Misconception and false projection have always been central to the Lana mythos, and she cuts both down in “Mariners Apartment Complex,” twisting Elton John like a knife: “I ain’t no candle in the wind.” It’s withering, ruthless, and then Lana opens herself up — in all her faults and glory — and extends a hand, singing, “Baby, baby, baby, I’m your man.” Against production that traverses the sunny, gnarly, psychedelic California sublime, “Mariners” feels like a pristine self-portrait: vivid and vulnerable, grace with just a little bite, and decorated with the best Anthony Kiedis line in decades, “Catch a wave and take in the sweetness.” —J.B.


‘hope is a dangerous thing for a woman like me to have– but I have it’

Though Del Rey often uses different figures in her music to build a larger-than-life persona for herself, she invokes the muse of Sylvia Plath on this stripped-back ballad to paint a more barebones portrait of her depression and struggles with celebrity. Accompanied by sparse, muted piano, the Lana here is somber as she laments the confusion of being “a modern-day woman,” only pushing up into the wavering fringes of her voice when she unstably sings of being a “goddamn sociopath” in the chorus. Her voice then comes back down when she admits that she still has hope — for herself and for the world; it lands as her most vulnerable confession. —M.H.K.


‘Born to Die’

The title track off Del Rey’s major-label debut is a bold declaration that encompassed much of the singer’s early music: “Born to Die” is a melodramatic tribute to girls who consider themselves a bit “insane” and the maybe also toxic men who love them. A theatrical, trip-hop-infused cut that is lifted by flourishes of strings and a staggering beat, it’s as dour as all of her love songs, bracing itself for a bit of tragedy while in the throes of passion: “Oh, my heart it breaks/Every step that I take/But I’m hoping at the gates/They’ll tell me that you’re mine.” The video also set the tone for the visual aesthetic that would come to define her for years: A flower-crown-wearing Del Rey sits on her throne in a French palace between shots of her and a tattooed lover embracing in front of an American flag before their relationship descends into a bloody, fiery mess. —B.S.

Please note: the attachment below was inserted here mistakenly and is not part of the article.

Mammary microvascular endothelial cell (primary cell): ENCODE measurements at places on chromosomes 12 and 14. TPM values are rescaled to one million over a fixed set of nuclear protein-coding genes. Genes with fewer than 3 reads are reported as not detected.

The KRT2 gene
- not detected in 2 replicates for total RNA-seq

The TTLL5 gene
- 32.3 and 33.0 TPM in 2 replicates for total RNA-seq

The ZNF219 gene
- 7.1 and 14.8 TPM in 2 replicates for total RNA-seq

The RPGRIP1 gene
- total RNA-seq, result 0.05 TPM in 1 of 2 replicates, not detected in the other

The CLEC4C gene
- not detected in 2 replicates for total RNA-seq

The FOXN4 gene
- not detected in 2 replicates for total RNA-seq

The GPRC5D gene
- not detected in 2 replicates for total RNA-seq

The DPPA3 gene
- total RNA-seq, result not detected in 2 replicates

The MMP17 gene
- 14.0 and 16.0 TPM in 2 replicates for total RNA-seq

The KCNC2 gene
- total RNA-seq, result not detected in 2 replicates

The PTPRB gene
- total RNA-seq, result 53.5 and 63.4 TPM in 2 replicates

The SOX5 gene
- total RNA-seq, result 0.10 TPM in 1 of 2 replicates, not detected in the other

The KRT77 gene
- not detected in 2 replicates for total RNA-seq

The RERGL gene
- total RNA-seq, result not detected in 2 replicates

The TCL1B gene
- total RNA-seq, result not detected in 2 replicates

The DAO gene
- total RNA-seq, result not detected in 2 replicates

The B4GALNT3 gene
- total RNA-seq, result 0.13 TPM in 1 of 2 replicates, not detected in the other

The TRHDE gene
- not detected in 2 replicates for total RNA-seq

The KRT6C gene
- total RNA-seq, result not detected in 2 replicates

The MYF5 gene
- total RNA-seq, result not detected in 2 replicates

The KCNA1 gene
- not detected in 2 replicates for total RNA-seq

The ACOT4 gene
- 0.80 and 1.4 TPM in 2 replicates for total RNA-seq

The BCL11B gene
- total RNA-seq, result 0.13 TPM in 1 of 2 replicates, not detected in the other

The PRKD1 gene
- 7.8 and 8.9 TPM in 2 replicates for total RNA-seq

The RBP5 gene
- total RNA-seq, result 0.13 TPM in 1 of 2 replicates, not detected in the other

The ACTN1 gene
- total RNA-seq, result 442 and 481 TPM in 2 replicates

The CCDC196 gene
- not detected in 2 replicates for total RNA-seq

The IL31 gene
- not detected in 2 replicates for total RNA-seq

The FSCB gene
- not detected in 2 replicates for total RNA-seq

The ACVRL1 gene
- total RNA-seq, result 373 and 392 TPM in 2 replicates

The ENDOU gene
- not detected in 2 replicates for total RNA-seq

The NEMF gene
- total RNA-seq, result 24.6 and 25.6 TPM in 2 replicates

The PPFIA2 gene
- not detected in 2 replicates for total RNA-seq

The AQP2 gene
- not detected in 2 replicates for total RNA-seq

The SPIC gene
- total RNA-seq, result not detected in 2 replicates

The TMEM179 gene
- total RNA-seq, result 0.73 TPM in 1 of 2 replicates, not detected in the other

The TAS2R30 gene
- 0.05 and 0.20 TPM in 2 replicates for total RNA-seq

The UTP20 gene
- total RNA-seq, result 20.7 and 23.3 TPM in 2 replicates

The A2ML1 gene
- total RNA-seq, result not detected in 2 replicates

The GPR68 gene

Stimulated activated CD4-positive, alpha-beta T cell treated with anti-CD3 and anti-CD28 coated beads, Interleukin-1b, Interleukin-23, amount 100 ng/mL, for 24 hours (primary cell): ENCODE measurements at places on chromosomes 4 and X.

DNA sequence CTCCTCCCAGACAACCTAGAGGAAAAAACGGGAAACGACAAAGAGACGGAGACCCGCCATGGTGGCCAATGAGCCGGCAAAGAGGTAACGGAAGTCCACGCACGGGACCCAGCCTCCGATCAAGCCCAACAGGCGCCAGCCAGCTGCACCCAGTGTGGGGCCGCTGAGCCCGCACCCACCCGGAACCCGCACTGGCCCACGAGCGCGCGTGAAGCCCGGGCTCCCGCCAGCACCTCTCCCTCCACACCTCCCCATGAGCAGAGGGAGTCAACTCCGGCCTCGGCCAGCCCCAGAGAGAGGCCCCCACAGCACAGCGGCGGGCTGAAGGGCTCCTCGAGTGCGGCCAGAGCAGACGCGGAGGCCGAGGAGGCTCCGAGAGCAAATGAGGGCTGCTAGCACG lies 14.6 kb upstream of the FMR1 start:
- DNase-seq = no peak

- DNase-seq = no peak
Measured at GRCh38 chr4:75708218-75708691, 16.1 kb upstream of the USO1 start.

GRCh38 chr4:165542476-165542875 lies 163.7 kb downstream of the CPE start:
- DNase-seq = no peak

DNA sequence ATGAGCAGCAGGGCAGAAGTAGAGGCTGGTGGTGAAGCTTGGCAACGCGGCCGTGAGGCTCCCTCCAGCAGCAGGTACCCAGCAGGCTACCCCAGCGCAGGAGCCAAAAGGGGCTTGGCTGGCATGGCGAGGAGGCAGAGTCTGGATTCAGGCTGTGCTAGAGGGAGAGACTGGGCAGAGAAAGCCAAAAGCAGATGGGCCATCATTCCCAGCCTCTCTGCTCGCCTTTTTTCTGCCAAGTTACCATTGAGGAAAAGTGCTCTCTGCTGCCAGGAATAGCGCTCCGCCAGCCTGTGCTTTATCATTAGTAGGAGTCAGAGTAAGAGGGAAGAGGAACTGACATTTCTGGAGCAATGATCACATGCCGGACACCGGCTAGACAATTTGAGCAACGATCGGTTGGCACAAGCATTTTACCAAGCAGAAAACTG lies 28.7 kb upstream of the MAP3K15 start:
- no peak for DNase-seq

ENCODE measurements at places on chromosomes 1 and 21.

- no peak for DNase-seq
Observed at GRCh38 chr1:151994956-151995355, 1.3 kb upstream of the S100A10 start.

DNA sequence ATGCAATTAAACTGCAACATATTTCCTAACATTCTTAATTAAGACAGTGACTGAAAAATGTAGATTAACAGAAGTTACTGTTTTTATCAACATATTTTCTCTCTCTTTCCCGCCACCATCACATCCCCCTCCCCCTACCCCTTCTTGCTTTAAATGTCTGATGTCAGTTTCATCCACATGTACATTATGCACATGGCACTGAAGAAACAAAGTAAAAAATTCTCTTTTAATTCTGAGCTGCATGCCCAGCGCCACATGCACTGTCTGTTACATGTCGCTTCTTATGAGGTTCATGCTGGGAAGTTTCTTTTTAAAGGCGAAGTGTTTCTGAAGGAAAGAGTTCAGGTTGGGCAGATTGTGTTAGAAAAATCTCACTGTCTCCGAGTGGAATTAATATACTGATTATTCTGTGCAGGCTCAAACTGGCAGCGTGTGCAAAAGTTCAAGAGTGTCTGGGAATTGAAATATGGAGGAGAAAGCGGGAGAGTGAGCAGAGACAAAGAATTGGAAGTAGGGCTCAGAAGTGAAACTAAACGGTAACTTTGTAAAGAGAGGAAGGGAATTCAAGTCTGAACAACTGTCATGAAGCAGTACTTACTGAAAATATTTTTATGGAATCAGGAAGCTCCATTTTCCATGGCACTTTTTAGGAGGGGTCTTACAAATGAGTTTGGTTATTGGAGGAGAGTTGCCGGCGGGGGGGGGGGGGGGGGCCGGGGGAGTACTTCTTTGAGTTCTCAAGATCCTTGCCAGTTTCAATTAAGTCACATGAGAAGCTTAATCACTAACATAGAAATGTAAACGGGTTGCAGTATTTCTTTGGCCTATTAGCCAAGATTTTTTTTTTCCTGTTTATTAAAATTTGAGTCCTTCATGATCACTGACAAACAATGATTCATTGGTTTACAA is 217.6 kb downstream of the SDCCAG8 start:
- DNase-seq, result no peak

‘Venice Bitch’

“Venice Bitch” is Del Rey’s most experimental work yet, a 10-minute odyssey into her hazy mind where she aches for love while revisiting her Born to Die-era Americana (“You’re beautiful and I’m insane/We’re American made”). Alongside Jack Antonoff, she dabbles in strings, distortion, and “Crimson and Clover.” The psychedelic pop party at the end could easily be an outtake on the Sixties compilation Nuggets, but only Del Rey could deliver such a mystical line like “If you weren’t mine, I’d be jealous of your love.” If “All Too Well” is for autumn, “Venice Bitch” is for summer, especially on those late nights when you’re fresh out of fucks forever. —A.M.


‘Brooklyn Baby’

Del Rey took aim at hipster Brooklyn with this Ultraviolence standout. The dreamy, guitar-driven cut has the song’s protagonist bragging about her cooler-than-ice life, jazz collection, Seventies nostalgia, and musician boyfriend. The lyrics are some of Del Rey’s funniest, toeing the line of satire in her music. The final stretch is a highlight, with her delicate vocal delivery being perfectly paired with Seth Kauffman’s gravely delivery. Kauffman does just fine as a last-minute replacement for the original male vocalist Del Rey intended to record with: Lou Reed. But the New York punk icon died the same day Del Rey had landed in NYC to record with him. With a nod to Reed early in the song, “Brooklyn Baby” ends up serving as a lovely tribute instead. —B.S. 


‘High by the Beach’

Given her established affinity for gauzy sounds and West Coast aesthetics, it comes as no surprise that getting stoned seaside is Lana’s go-to form of escapism. But instead of completely descending into psychedelic dreamland as she does elsewhere on Honeymoon, “High by the Beach” is driven by a trap-inspired beat, whose anxious edginess underscores Lana’s bitter kiss-offs to an ex-lover. As she detachedly sings of being able to make her own money without him and finding a fresh start through revenge, Lana commits to blowing her past away like a puff of smoke. —M.H.K.